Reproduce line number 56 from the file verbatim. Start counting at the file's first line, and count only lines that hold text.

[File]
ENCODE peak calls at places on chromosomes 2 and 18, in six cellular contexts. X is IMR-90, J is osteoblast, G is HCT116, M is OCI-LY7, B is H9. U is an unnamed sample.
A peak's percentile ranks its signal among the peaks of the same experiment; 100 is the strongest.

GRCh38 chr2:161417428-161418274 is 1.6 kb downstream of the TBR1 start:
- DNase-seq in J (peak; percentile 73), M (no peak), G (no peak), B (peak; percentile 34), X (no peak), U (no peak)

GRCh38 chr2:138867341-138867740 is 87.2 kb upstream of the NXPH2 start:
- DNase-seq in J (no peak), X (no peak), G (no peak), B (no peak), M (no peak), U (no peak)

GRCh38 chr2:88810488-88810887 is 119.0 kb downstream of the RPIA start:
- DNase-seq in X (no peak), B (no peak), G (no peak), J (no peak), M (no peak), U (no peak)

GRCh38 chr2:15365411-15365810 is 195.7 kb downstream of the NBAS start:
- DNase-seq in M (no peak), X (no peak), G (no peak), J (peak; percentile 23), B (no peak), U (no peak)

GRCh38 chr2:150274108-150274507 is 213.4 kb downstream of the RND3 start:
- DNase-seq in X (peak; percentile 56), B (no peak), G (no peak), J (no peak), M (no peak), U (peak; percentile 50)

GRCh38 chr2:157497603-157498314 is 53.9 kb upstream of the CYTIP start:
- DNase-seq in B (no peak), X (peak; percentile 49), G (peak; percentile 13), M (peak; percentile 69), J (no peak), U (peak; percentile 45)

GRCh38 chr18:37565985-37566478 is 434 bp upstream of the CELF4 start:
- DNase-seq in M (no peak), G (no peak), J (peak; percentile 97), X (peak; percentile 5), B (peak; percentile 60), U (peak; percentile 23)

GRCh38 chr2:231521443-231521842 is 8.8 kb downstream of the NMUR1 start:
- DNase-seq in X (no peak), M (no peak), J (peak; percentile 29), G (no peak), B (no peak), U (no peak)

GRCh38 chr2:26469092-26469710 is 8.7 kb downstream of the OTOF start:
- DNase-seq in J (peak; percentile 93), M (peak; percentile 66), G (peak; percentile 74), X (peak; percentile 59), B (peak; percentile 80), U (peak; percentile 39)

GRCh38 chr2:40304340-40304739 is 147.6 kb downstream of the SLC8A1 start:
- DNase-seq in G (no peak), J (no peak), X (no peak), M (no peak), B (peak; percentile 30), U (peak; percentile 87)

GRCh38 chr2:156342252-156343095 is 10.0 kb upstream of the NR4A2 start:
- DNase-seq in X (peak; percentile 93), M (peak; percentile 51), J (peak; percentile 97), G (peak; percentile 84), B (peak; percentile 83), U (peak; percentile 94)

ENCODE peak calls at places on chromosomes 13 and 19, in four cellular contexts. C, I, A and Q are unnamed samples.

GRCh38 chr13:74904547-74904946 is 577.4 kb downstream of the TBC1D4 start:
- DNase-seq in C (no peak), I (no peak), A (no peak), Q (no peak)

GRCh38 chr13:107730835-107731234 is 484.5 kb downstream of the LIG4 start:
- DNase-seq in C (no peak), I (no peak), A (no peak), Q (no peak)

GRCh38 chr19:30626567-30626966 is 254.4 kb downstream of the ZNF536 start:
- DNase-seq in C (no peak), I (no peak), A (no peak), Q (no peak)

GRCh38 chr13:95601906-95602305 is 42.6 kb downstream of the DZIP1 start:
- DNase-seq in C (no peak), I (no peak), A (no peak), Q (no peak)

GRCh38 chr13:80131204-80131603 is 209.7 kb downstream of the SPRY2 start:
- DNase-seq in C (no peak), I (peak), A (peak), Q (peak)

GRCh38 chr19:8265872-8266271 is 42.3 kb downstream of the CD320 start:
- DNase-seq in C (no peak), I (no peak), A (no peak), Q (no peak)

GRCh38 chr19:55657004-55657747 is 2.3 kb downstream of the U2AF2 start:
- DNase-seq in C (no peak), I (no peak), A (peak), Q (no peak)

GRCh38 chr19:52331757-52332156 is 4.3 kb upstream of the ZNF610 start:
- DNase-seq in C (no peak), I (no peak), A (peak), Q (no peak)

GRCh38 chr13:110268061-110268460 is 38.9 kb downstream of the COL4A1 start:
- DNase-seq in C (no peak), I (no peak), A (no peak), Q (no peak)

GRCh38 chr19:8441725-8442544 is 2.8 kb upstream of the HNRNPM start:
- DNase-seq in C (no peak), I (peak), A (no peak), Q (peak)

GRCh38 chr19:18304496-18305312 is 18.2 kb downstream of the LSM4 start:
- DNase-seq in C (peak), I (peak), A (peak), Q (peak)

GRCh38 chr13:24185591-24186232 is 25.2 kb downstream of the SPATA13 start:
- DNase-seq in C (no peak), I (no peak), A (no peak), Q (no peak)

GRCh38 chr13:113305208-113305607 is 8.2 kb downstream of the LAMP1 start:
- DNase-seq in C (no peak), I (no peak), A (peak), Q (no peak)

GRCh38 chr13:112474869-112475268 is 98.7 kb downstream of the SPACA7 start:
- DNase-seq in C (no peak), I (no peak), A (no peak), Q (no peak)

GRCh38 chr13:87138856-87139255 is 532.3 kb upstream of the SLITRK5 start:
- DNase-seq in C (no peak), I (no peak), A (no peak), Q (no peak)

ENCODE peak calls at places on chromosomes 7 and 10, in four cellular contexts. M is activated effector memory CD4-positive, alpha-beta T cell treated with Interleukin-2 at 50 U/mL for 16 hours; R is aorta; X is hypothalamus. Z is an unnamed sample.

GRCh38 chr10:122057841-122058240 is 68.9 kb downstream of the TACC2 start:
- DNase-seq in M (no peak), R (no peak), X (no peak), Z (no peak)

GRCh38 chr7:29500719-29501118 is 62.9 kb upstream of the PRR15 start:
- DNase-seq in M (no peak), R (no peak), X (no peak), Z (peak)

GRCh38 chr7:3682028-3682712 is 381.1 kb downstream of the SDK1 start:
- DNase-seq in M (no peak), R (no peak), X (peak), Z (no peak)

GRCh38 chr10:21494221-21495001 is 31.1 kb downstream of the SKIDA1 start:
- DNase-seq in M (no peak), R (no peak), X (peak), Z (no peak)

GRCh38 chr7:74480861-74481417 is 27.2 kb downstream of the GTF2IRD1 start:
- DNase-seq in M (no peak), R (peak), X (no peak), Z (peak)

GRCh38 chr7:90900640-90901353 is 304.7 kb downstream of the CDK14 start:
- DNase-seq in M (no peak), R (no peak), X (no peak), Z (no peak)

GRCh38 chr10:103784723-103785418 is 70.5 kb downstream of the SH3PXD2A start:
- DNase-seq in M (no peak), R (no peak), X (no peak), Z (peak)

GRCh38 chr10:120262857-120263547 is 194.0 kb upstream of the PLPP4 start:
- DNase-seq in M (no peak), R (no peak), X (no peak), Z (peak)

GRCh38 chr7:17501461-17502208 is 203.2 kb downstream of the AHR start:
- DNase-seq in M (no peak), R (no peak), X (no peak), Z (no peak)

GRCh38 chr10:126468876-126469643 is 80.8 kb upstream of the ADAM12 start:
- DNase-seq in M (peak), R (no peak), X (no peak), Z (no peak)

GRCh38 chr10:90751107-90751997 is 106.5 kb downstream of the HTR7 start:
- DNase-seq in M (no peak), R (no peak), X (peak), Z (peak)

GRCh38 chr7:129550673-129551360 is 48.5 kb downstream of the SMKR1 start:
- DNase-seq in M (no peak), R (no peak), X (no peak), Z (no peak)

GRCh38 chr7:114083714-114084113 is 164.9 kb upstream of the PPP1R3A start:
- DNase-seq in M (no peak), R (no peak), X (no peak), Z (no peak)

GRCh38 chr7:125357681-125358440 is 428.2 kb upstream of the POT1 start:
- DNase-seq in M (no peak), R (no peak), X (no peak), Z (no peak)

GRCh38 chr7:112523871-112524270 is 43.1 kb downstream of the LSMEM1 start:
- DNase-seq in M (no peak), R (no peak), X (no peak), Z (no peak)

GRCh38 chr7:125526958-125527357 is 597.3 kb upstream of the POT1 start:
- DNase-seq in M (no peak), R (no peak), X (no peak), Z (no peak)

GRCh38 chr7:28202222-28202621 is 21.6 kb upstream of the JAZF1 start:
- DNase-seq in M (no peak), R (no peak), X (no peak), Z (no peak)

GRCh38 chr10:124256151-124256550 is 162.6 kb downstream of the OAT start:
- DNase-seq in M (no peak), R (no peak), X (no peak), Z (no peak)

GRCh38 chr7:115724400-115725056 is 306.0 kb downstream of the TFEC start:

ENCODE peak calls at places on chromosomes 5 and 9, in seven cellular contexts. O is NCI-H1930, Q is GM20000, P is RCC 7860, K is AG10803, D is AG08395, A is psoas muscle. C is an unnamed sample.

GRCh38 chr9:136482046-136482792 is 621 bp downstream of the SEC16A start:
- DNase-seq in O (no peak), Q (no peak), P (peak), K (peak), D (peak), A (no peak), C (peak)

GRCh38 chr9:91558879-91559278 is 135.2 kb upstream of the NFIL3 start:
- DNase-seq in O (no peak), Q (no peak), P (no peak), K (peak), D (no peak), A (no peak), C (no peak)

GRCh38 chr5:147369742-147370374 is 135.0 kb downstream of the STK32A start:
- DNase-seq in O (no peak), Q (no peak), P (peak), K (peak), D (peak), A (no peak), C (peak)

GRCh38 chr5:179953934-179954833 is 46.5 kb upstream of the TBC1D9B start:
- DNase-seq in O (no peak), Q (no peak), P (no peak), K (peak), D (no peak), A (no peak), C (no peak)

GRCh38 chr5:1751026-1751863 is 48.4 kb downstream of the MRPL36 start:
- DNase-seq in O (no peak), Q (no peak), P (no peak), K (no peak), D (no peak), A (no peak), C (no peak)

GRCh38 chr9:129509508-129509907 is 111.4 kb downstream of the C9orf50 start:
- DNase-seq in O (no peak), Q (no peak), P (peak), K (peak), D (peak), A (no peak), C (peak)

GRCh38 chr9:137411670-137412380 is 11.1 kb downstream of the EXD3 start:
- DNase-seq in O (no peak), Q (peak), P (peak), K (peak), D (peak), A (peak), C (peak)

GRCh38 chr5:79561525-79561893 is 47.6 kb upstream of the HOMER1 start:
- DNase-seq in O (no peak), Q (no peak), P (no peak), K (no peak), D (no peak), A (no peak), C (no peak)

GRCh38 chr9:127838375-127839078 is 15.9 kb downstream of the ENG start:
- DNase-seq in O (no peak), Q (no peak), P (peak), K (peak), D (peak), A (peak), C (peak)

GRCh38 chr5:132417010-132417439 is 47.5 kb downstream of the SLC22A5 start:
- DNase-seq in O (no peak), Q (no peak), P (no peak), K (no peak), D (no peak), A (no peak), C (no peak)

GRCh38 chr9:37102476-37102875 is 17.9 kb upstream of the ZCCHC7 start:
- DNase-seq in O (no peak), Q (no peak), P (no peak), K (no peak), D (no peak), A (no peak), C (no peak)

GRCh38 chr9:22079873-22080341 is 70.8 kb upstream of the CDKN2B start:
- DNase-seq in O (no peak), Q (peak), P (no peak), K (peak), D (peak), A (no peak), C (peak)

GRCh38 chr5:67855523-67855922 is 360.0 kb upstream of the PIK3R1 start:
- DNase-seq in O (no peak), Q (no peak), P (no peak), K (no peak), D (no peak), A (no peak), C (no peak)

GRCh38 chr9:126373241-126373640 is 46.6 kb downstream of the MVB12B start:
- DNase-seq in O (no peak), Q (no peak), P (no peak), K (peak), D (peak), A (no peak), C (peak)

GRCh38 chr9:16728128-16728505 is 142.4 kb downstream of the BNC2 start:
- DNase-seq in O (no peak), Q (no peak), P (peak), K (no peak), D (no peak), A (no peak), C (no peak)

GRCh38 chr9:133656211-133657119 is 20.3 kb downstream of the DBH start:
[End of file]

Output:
ENCODE peak calls at places on chromosomes 7 and 10, in four cellular contexts. M is activated effector memory CD4-positive, alpha-beta T cell treated with Interleukin-2 at 50 U/mL for 16 hours; R is aorta; X is hypothalamus. Z is an unnamed sample.